For years now, sales teams across industries and in all parts of the world have had to deal with how the amount and availability of information has changed the way business customers buy products and services, some of them incredibly complex customized “solutions.”
This shift has prompted a change in the way the best salespeople sell. They’ve moved from selling solutions – from telling customers how a supplier has exactly the product they need for a unique problem they face – to selling “insight,” which means telling customers something they didn’t know about their own business or industry.
But all this information overload has led prospective buyers to either just feel overwhelmed or to do a lot more due diligence – including bringing in professional intermediaries – to make sure they don’t misinterpret or misunderstand the proliferation of data offered them about products and services.
Commercial Banking’s Turn
While this trend has run through most industries at least since the financial crisis, it’s hit commercial banking much more recently.
It’s no secret that this industry has been much slower than others in joining the internet age. Customer demands for self-service and the entrance of alternative lenders, however, have also brought about the need for a different sales approach. As the industry starts to get to grips with these shifts, a few common misconceptions have risen to the surface.
And these misconceptions are keeping financial services firms from changing their sales approach to insight-based sales. Forward thinking banks have a big opportunity to be early movers in this trend and to provide a differentiated experience where customers expect just “more of the same.”
Working internally do debunk these pre-conceived notions is the first step to adopting an insight-led sales culture, and making way for a new approach that deepens customer loyalty while increasing efficiency and profitability. Three misconceptions stand out from the rest:
Money is the ultimate commodity, so we can’t possibly have a unique differentiator: Money may be the ultimate commodity, but additional services and advice are not.
What many financial institutions do not realize is that customers are not just looking for access to the cheapest funds – they are also looking for the lowest risk, minimum hassle and best guidance for achieving whatever it was that pushed them to seek access to those funds in the first place.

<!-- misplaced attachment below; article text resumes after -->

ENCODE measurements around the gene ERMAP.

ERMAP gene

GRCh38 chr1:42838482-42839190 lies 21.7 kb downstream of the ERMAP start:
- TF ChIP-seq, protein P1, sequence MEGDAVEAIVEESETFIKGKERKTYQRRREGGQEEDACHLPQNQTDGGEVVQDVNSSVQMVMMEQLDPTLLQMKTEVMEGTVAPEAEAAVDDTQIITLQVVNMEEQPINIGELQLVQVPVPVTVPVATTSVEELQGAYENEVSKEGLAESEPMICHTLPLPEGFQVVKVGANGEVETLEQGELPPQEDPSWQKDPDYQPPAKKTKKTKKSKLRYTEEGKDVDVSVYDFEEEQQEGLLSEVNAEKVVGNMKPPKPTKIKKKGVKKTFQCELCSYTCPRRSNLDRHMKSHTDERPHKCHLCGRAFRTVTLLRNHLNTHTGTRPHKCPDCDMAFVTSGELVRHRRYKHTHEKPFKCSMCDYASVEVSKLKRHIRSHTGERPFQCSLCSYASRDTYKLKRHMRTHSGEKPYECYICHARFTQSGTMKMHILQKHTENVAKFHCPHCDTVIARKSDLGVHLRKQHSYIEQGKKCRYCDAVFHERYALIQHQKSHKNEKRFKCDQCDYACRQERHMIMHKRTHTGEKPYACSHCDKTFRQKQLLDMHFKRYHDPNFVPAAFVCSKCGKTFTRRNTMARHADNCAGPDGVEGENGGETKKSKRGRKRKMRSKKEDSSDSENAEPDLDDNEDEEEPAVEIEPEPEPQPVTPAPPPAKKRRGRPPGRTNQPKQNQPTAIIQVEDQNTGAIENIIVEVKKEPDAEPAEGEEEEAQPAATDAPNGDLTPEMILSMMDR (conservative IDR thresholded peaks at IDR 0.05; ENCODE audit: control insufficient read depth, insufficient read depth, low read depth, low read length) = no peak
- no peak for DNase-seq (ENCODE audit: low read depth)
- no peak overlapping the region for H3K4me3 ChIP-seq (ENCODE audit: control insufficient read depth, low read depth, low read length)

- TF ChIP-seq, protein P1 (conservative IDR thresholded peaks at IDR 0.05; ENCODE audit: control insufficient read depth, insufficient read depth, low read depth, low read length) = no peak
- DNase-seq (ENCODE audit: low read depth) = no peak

Our customer retention rate is very high, so we don’t need a new approach: Many financial institutions confuse inertia – or lack of disloyalty – with true loyalty. Loyalty as defined by CEB entails more than retention. It also encompasses purchasing additional products in services, willingness to pay more for existing products and services, and willingness to recommend or advocate for your provider to friends and family.
Just because a customer remains a customer, it doesn’t mean they are bringing you all of their business.
Our bankers are not really salespeople: Bankers have the responsibility to advise their customers about the course of action that aligns with the customer’s interests. Every one of these advisory conversations is a sales conversation, as risk-aversion makes customers generally unwilling to abandon the status quo in favor of a new solution, even when that solution is objectively better than their current state.
More than in almost any other industry, bankers are well positioned to help customers identify underappreciated opportunities and risks, and delivering that advice with insight not only helps broaden the relationship with the customer – it helps the customer accomplish fundamental life goals more quickly and more soundly.